• Class 1 (explosives), Class 4.2 (substances liable to spontaneous combustion )
    • Class 6.2 (Infectious substances)
    • Class 7 (radioactive substances)
  • There are conditions:
    • The journey must be part of the final distribution stages from depot to retailer or end user, or an equivalent return journey.
    • No type, colour, strength or inner package size of a substance or article (sometimes called "stock keeping unit") may be more than 30 litres (or kg) and the total of such goods may not be more than 333 litres (or kg).
  • The details are in UK Road Derogation No 4  which may be found in the document “Carriage of Dangerous Goods: Approved Derogations and Transitional Provisions.” DfT have issued Guidance Note 7 which explains this derogation in more detail.



A UK derogation (set out in “Dangerous Goods: Approved Derogations and Transitional Provisions”) makes changes to transport categories and load thresholds for many explosives. In effect these changes maintain older arrangements for domestic transport only. See also amended table of transport categories 


Crossing public roads

A UK derogation provides that, except for explosives and radioactive materials, the regulations do not apply to the following movements

  • Between private premises and a vehicle in the immediate vicinity (for example loading a vehicle just outside the premises)
  • Between private premises (in the immediate vicinity) occupied by the same person, including where separated by a road.
  • "Immediate vicinity" is not defined and there is scope for abuse. Subject to any Court decision, in the first case a journey of more than about 100 metres on the highway, and in the second case more than about 400 metres, should be regarded as not in the "immediate vicinity".

There are related, but more restrictive exemptions for classes 1 and 7 goods. For details see “Dangerous Goods: Approved Derogations and Transitional Provisions”.


Exemptions by "authorisation"

For a variety of reasons it has been found necessary to issue authorisations to allow certain activities to take place outside the strict scope of ADR. These are added to and deleted as the need arises or recedes. They are all time limited (though in some cases the time is substantial). The up-to-date list may be found at authorisations.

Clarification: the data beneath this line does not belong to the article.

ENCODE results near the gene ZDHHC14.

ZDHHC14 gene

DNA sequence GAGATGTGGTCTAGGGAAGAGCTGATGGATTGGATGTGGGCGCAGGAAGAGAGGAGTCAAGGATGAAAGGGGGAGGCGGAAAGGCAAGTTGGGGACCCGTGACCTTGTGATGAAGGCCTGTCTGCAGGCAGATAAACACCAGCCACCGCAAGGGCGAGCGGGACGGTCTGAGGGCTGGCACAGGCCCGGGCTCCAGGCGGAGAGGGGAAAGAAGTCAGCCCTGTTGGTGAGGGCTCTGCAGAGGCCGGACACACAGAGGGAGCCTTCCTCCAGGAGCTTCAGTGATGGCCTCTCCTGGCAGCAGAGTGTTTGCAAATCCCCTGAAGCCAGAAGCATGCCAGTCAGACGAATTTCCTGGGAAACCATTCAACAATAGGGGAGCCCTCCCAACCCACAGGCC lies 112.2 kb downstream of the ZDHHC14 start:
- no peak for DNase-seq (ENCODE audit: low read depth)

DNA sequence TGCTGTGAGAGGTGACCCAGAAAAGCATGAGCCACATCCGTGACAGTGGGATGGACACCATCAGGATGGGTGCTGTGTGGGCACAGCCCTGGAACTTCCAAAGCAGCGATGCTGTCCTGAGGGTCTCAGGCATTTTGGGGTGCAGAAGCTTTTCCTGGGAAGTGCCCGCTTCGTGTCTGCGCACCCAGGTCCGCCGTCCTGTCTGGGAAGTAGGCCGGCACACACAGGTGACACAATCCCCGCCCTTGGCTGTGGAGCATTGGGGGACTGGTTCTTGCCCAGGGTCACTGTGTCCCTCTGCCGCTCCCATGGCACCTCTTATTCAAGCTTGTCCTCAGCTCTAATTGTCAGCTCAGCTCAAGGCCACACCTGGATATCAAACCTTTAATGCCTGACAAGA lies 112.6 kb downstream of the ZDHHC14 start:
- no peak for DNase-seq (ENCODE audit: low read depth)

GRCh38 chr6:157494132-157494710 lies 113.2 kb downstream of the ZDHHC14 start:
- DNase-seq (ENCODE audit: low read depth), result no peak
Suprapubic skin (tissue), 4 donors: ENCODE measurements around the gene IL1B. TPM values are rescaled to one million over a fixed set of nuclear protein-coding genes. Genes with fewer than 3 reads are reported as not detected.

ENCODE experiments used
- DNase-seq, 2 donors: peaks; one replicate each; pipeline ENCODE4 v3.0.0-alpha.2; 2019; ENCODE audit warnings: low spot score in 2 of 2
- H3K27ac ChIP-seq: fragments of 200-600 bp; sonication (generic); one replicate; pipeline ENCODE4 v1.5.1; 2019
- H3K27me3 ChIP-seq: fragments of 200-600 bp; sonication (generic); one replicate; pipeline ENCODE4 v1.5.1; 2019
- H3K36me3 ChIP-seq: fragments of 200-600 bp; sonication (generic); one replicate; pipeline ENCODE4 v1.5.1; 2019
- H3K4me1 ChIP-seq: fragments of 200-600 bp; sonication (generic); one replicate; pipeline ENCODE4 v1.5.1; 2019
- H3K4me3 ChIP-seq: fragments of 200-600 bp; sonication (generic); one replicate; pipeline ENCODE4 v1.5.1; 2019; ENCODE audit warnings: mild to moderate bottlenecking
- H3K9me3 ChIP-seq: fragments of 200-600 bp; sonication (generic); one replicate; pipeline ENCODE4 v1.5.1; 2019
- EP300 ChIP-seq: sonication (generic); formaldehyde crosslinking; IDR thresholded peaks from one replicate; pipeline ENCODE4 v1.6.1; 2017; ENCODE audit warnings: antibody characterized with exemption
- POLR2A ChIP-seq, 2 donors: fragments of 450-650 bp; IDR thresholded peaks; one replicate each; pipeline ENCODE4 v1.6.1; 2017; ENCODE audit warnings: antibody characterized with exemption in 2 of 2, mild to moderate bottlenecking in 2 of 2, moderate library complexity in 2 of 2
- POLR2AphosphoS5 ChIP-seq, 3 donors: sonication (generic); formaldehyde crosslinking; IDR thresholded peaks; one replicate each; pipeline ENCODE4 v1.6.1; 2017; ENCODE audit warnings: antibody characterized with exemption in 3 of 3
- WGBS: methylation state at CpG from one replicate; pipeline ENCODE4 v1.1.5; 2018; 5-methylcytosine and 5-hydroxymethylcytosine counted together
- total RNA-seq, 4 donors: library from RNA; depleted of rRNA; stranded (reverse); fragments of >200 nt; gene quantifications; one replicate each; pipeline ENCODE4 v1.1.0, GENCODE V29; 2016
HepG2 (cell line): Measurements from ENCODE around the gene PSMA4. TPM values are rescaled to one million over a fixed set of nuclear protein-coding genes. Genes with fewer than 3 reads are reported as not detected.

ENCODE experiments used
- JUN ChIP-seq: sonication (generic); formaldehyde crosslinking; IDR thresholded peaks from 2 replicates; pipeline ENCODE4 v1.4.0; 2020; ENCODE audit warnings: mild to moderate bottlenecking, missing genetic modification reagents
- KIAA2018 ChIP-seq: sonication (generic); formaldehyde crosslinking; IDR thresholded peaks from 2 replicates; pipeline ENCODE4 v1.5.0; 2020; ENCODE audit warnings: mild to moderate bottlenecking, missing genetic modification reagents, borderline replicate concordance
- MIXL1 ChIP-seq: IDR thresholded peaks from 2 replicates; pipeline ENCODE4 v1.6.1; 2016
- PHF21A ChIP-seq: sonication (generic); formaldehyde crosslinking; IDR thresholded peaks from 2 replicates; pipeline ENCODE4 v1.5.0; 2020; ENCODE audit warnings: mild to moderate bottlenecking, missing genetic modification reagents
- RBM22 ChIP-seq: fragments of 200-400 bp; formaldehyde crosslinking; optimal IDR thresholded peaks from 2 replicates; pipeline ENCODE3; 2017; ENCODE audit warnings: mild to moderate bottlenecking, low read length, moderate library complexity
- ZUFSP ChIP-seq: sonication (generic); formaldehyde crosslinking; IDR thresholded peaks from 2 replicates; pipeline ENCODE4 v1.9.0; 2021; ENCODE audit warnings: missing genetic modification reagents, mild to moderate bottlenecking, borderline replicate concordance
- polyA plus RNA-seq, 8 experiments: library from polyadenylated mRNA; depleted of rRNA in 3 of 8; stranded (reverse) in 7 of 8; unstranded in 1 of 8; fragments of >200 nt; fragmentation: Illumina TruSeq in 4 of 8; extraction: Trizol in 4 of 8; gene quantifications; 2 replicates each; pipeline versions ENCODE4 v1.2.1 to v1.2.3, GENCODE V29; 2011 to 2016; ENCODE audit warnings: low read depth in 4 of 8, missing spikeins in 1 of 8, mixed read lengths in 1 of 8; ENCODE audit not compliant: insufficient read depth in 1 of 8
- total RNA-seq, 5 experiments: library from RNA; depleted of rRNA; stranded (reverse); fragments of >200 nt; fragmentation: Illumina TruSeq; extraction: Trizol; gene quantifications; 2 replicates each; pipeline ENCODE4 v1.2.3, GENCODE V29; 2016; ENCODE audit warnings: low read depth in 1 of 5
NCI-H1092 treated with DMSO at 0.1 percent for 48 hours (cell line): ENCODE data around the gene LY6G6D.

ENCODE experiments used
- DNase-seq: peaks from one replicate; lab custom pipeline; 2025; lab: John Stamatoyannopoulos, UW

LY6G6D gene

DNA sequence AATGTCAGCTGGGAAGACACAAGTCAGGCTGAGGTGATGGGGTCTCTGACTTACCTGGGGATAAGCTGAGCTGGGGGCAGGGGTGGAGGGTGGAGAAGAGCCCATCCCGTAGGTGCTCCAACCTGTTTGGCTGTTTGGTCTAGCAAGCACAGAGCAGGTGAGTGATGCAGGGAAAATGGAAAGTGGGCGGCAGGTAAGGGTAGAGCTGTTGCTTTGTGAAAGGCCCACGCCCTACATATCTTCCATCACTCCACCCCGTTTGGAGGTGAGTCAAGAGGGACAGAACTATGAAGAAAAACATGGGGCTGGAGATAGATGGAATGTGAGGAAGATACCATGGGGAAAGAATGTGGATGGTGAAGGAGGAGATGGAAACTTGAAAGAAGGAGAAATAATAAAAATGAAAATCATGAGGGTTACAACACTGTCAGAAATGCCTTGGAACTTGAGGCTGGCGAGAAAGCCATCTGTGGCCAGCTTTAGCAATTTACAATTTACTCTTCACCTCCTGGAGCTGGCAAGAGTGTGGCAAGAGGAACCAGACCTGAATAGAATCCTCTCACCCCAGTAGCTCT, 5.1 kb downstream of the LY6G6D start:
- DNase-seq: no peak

The authorisations are all in pdf files and can readily be downloaded. Some are somewhat esoteric, but those most likely to be encountered are:

  • No. 1 - bowsers used for diesel


Transport categories as amended in GB

Transport Category
(See column 15 of Table A)
Substances or articles
packing group or classification code/group or UN No.
Maximum total quantity per transport unit
Kg or litres
Multiplier for mixed loads
0 Class 1: 1.1A/1.1L/1.2L/1.3L/1.4L and UN No. 0190
Class 3: UN No. 3343
Class 4.2: Substances belonging to packing group I
Class 4.3: UN Nos. 1183, 1242, 1295, 1340, 1390, 1403, 1928, 2813, 2965, 2968, 2988, 3129, 3130, 3131, 3134, 3148, 3207 and 3372
Class 6.1: UN Nos. 1051, 1613, 1614 and 3294
Class 6.2: UN Nos. 2814 and 2900
Class 7: UN Nos. 2912 to 2919, 2977, 2978 and 3321 to 3333
Class 8: UN No 2215 (Molten maleic anhydride)
Class 9: UN Nos. 2315, 3151, 3152 and equipment containing such substances or mixtures and empty uncleaned
packagings having contained substances classified in this transport category
0 N/A
1 Substances and articles belonging to packing group I and not classified in transport category 0
and substances and articles of the following classes:
Class 2: groups T, TC a, TO, TF, TOC and TFC
aerosols: groups C, CO, FC, T, TF, TC, TO, TFC and TOC
Class 4.1: UN Nos. 3221 to 3224 and 3231 to 3240
Class 5.2: UN Nos. 3101 to 3104 and 3111 to 3120
20 50 See note "a" below
2 Substances or articles belonging to packing group II and not classified in transport categories 0, 1 or 4 and substances of the following classes:
Class 2: group F
aerosols: group F
Class 4.1: UN Nos. 3225 to 3230
Class 5.2: UN Nos. 3105 to 3110
Class 6.1: substances and articles belonging to packing group III
Class 9: UN No. 3245
333 3
3 Substances and articles belonging to packing group III and not classified in transport categories 0, 2 or 4
and substances and articles of the following classes:
Class 2: groups A and O
aerosols: groups A and O
Class 8: UN Nos. 2794, 2795, 2800 and 3028
Class 9: UN Nos. 2990 and 3072
1 000 1
4 Class 1: 1.4S
Class 4.1: UN Nos. 1331,1345,1944,1945,2254 and 2623
Class 4.2: UN Nos. 1361 and 1362 packing group III
Class 7: UN Nos. 2908 to 2911
Class 9: UN No. 3268
and empty, uncleaned packagings having contained dangerous goods, except for those classified in transport category 0
  Note a: For UN Nos. 0081, 0082, 0084, 0241, 0331, 0332, 0482, 1005 and 1017 (anhydrous ammonia and chlorine), the total maximum quantity per transport unit shall be 50 kg 50 20


Carriage of Dangerous Goods - Resources

Carriage of Dangerous Goods Manual

The Carriage of Dangerous Goods manual is not intended to make enforcement officers experts, but to guide them through the process and enable them to make informed judgements about the extent of compliance. It will also guide officers when discussing compliance with duty holders and deciding when to take further action.


Guidance notes

A series of short, concise guidance notes


Guidance on the carriage of dangerous goods

The Department for Transport has published a range of specialist guidance on transporting dangerous goods.

A simple overview of how to ship, package and label dangerous goods Image removed. is available on GOV.UK.

The following guidance supports the regulations for the carriage of dangerous goods: